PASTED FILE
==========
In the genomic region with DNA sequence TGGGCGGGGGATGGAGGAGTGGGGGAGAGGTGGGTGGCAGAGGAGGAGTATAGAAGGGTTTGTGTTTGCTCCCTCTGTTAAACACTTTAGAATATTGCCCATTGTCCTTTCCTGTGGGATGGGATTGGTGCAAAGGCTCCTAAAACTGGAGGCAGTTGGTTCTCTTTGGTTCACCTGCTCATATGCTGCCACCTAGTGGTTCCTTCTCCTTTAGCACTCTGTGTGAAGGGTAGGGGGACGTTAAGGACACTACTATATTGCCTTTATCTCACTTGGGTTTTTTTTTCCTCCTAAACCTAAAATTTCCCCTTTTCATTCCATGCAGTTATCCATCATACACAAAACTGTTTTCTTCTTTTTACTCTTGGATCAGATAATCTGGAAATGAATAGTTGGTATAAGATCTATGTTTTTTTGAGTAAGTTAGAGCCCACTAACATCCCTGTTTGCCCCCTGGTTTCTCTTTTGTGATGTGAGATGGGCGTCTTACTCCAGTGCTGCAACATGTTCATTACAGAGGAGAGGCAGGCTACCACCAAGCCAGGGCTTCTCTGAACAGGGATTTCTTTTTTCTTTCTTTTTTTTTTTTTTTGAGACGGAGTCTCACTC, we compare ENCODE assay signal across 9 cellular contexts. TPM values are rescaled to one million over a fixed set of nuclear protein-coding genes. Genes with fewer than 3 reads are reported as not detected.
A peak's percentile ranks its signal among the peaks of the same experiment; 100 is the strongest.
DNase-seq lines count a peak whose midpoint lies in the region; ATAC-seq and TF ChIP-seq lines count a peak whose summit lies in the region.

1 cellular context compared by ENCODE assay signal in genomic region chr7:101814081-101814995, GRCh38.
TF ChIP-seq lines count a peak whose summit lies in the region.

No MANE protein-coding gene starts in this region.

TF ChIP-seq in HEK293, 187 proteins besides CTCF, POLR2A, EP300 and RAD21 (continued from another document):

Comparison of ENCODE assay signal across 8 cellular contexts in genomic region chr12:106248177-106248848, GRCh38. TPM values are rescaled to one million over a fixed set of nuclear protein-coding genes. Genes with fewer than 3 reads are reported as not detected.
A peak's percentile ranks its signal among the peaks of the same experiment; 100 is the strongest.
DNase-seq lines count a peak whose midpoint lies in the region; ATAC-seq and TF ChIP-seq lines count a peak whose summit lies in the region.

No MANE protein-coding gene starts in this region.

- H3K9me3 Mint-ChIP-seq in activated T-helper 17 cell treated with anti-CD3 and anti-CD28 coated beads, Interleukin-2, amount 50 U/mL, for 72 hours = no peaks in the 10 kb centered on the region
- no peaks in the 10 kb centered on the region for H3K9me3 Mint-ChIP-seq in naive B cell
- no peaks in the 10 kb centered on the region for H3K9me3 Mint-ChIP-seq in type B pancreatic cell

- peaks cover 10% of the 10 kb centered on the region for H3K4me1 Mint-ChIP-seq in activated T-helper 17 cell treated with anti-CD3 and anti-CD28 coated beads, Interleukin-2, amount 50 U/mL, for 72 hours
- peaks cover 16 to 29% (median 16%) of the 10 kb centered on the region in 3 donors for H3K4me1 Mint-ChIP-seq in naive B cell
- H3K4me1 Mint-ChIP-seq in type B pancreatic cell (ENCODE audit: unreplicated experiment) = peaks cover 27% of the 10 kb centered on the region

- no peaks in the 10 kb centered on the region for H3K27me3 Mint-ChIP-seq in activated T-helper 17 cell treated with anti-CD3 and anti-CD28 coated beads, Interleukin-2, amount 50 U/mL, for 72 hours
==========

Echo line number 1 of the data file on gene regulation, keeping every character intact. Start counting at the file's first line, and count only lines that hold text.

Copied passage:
In the genomic region with DNA sequence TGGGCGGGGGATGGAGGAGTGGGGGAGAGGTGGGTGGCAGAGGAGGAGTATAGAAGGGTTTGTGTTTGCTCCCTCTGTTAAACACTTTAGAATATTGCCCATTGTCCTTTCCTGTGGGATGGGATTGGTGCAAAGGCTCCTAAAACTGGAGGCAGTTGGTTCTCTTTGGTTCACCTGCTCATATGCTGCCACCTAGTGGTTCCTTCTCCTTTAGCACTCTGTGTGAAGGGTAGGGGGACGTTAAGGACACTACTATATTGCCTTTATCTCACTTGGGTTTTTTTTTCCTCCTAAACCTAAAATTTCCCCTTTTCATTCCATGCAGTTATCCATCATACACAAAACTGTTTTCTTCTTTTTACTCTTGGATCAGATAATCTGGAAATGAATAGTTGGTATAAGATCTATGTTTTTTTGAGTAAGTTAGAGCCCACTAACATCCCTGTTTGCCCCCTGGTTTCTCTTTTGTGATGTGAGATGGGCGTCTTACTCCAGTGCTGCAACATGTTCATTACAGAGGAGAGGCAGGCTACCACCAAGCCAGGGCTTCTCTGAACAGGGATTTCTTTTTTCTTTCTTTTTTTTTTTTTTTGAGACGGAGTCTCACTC, we compare ENCODE assay signal across 9 cellular contexts. TPM values are rescaled to one million over a fixed set of nuclear protein-coding genes. Genes with fewer than 3 reads are reported as not detected.